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Best Fitness News


June 7, 2018

5 for Good: Zumbathon for Autism Eats

Best Fitness Zumba Instructor Hosts Zumbathon to Benefit Autism Eats

Armani Thao has lots of fun with his nephews, Landon and Hunter Sorth. "We immediately had this just amazing bond," Thao said. Thoa’s sister, Melina Sorth, said her brother made the effort from the start. "Ever since I had my kids, he's always around," Sorth said.

Sorth said both her sons have autism. It impacts Landon’s ability to speak, but he communicates in other ways. "Believe it or not, they're both really great dancers," Thao said.

Thao is a part-time Zumba instructor at Best Fitness in Chelmsford. This was the fourth year he hosted an event inspired by his nephews. His Zumbathon for Autism Eats supports the charity started by Lenard Zohn and his wife.

Andolini's in Andover is where Autism Eats held its first autism-friendly dinner four years ago. Since then, there have been many more. "We've had over 70 events now in 16 different states," Zohn said. The Zohn's inspiration is their son, Aidan. They said he would often get too overwhelmed eating out. "Ambient noise, bright lights, not wanting to wait could result in (him) running for the door," Zohn said. “Really any enjoyment that we had from going out was outweighed by this stress."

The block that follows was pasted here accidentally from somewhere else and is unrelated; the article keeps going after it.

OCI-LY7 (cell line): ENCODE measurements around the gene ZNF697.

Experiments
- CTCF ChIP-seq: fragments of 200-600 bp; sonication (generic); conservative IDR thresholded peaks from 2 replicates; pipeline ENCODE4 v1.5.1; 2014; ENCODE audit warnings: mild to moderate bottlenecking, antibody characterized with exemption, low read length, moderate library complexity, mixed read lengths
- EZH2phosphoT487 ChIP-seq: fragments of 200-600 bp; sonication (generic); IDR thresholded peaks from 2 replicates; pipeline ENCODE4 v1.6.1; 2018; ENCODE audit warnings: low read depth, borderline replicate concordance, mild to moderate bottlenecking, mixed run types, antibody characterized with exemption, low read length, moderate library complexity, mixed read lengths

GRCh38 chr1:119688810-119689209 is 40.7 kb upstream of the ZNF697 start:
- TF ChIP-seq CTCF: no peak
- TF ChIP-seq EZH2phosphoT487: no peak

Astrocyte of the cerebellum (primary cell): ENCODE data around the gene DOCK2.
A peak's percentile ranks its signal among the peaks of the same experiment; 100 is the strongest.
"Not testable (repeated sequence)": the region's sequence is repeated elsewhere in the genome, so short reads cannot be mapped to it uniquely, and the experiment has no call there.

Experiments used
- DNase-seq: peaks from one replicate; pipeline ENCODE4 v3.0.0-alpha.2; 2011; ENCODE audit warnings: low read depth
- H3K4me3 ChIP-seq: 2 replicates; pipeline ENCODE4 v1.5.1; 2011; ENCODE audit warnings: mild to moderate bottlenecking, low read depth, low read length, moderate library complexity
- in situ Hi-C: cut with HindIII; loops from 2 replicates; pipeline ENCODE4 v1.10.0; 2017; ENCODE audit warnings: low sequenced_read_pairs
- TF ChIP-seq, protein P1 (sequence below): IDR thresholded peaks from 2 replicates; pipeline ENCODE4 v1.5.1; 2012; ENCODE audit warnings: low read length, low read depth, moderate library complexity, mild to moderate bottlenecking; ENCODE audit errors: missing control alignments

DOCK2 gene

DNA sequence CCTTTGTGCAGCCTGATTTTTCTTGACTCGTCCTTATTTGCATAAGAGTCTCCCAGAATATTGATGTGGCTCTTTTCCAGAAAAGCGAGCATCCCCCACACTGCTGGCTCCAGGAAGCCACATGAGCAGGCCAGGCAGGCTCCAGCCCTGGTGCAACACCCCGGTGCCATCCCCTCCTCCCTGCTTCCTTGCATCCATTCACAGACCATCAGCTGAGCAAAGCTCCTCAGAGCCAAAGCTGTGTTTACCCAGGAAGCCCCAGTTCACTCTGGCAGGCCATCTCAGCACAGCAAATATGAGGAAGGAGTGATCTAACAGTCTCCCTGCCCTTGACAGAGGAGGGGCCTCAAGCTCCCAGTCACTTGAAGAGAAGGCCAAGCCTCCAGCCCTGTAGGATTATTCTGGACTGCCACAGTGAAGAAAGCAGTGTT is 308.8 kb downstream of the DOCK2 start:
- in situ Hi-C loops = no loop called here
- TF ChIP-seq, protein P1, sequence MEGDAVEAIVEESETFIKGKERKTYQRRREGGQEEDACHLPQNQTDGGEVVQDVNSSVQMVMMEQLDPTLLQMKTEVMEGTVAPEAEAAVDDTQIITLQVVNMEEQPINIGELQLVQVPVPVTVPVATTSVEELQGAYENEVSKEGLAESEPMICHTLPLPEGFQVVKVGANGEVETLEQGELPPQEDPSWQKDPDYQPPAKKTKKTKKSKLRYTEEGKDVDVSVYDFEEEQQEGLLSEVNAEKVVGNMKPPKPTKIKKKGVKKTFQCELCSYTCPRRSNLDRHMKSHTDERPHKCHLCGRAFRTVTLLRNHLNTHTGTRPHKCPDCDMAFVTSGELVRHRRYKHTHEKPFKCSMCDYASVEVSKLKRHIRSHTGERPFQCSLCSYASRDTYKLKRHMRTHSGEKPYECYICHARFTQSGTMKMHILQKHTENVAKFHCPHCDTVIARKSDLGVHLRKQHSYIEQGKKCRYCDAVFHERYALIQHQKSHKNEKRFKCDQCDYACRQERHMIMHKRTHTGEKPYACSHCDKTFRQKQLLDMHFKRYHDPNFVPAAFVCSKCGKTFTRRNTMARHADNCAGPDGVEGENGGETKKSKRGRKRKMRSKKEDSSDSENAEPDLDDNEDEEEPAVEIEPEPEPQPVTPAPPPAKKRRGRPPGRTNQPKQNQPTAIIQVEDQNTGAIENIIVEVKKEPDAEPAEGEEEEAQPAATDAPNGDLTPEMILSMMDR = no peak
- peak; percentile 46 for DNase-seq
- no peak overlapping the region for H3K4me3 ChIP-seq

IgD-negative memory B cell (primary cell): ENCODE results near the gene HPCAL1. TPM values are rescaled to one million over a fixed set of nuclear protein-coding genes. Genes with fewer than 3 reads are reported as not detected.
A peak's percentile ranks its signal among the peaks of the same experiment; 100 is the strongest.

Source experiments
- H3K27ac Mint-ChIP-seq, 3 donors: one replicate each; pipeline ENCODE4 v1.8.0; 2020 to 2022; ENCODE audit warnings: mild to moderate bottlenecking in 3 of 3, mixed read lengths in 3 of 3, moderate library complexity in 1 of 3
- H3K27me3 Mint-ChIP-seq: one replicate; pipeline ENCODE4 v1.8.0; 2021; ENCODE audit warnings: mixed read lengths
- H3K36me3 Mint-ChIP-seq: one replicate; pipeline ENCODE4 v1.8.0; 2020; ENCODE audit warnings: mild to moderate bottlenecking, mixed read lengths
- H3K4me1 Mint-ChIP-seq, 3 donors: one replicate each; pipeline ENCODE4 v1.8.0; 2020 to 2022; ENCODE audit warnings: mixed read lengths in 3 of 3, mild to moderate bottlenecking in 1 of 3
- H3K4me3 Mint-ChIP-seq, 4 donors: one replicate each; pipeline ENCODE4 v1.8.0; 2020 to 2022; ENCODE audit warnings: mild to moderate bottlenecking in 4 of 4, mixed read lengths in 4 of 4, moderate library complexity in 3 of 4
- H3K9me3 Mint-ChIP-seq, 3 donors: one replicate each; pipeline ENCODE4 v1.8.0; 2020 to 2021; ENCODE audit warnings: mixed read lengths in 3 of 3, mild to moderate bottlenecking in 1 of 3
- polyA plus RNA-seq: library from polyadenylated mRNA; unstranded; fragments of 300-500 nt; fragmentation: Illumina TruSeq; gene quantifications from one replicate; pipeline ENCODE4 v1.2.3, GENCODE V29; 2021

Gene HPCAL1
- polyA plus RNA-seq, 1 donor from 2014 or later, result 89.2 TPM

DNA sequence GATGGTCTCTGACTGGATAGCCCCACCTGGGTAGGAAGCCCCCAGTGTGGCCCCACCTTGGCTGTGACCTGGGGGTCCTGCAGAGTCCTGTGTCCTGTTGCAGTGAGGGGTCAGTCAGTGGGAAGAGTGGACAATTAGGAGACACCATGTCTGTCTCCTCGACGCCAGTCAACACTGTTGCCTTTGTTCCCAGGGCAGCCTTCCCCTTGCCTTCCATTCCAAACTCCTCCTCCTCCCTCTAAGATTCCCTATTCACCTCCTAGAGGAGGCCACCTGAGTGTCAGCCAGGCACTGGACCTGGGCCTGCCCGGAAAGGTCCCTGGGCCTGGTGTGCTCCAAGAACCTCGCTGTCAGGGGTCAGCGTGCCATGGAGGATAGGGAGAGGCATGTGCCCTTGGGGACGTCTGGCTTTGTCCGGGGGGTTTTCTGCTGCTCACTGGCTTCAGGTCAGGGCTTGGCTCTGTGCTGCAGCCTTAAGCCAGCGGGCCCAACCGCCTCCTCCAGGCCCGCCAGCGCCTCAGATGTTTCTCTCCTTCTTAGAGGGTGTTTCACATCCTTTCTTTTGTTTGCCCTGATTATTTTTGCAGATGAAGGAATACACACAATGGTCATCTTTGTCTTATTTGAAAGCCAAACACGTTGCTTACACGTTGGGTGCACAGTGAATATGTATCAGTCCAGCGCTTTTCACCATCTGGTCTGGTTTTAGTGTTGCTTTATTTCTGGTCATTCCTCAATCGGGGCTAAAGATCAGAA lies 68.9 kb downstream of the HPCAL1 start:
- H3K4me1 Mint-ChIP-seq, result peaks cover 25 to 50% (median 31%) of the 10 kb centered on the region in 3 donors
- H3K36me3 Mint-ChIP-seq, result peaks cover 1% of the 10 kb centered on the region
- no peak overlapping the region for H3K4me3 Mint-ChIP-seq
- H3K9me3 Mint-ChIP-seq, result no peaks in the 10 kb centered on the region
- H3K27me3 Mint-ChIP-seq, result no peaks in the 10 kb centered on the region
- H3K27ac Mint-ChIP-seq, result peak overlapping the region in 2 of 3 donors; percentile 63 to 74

Autism Eats tries to limit stress on families by carefully orchestrating meals. Restaurants are curated, meals are paid for ahead of time and buffets are stocked to reduce wait times. On top of that, everything comes with a side of understanding. "When we go, we feel so comfortable, he's screaming (but) no one's judging us," Sorth said. "Everyone's nice, everyone talks to each other." "People that are sharing similar joys and similar challenges, and we want all these people to come together," Zohn said. 

Zohn said Thao’s support for Autism Eats through his Zumbathon has been instrumental. "That's our largest fundraiser," Zohn said. "He's helped us raise thousands of dollars and that goes to families so that regardless of their financial situation, they can come on scholarship or subsidy."

Zohn said the goal of Autism Eats is to increase the frequency of their dinners and bring events to new communities.

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